The tropical storm season moves south

The first storm of the southern hemisphere season has developed in the Indian Ocean.

Typhoon Prapiroon rages in the northwest Pacific, while the first storm of the Indian Ocean season forms east of Madagascar [NASA]

We have no less than six tropical storms swirling away at the moment. Thankfully, only one currently poses a threat to land.

The Atlantic and Caribbean hurricane season runs from June 1 to November 30 and this is where we have our most significant storm at the moment in terms of the impact that it will have on land.

Tropical Storm Rafael is located to the north of the Virgin Islands. It has sustained winds of 85 kph, is moving north at around 22 kph and is expected to become a hurricane on Monday.

Damaging winds and flooding rains are likely across much of the northern Leeward Islands and the Virgin Islands. The storm is expected to produce as much as 125mm of rain across the region and some spots could see 250mm of rainfall which could cause life-threatening flash floods and mudslides, especially across mountainous areas.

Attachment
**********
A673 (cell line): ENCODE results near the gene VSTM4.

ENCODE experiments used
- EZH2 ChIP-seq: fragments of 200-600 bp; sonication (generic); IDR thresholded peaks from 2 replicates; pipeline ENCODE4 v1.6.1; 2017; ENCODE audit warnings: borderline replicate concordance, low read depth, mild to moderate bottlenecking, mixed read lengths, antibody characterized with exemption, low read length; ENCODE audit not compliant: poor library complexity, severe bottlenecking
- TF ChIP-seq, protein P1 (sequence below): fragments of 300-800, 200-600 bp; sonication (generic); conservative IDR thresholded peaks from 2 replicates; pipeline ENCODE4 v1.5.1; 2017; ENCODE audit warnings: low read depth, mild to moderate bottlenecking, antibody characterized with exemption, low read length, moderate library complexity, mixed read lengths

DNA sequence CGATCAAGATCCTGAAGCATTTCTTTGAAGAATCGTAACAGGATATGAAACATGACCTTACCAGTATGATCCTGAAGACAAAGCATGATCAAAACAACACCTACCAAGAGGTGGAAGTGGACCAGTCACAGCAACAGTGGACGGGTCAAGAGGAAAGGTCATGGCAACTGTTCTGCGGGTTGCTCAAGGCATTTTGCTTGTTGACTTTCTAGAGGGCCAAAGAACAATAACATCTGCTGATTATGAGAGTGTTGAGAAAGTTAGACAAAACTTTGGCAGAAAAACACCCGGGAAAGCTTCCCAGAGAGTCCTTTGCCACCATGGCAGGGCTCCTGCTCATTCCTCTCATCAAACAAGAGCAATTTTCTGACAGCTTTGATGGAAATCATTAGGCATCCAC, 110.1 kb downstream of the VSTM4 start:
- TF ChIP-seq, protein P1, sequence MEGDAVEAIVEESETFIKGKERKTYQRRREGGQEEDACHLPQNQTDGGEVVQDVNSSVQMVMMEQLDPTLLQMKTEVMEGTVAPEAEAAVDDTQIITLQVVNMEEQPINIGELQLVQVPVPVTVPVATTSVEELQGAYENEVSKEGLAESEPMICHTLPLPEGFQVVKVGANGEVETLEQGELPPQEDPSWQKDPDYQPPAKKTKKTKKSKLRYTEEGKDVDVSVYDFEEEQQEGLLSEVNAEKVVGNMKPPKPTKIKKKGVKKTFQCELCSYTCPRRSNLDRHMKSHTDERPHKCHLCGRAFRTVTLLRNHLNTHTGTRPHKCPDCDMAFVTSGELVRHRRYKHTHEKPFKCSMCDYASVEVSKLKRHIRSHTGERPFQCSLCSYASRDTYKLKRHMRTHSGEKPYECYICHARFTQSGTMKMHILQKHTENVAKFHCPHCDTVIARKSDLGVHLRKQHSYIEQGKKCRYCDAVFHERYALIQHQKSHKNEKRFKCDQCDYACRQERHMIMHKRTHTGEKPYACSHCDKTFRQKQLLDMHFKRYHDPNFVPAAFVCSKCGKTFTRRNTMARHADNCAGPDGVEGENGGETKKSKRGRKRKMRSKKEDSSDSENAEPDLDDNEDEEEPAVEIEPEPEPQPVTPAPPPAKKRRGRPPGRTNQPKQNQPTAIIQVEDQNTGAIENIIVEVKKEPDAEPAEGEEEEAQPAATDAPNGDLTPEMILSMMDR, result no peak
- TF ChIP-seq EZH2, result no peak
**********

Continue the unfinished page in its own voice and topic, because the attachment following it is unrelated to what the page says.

Further north, Tropical Depression Patty has just dissipated to the east of the Bahamas having brought some very heavy rain. There will still be some very heavy downpours here, but the system is not likely to cause any further problems.

On the other side of North America we have the newly formed Tropical Storm Paul with winds of 85kph. This system has begun to strengthen in the eastern Pacific, well southwest of Mexico’s Baja California peninsula. It is expected to become a hurricane later on Sunday, but will stay well out in the open waters.

On the other side of the Pacific, Typhoon Prapiroon lies well to the east of the Ryukyu Islands. Again the eye of the storm is expected to stay well away from land, but the outer-bands could bring some heavy rain into the southern half of Japan by the end of the week.

Before that happens, Tropical Depression 23 is currently swinging in just to the north of Guam. It should then overtake Prapiroon and also pass to the east of Japan around the middle of this week.

Finally, moving into the southern hemisphere, we have an early developer. The season here normally runs from November to April, but Tropical Cyclone Anais has just cropped up to the southwest of Diego Garcia in the middle of the Indian Ocean.

It is making its way towards Madagascar and it’ll take about a week to get there, but will lose strength as it does so. Heavy rain is likely, but the winds should not be a problem.

Source: Al Jazeera

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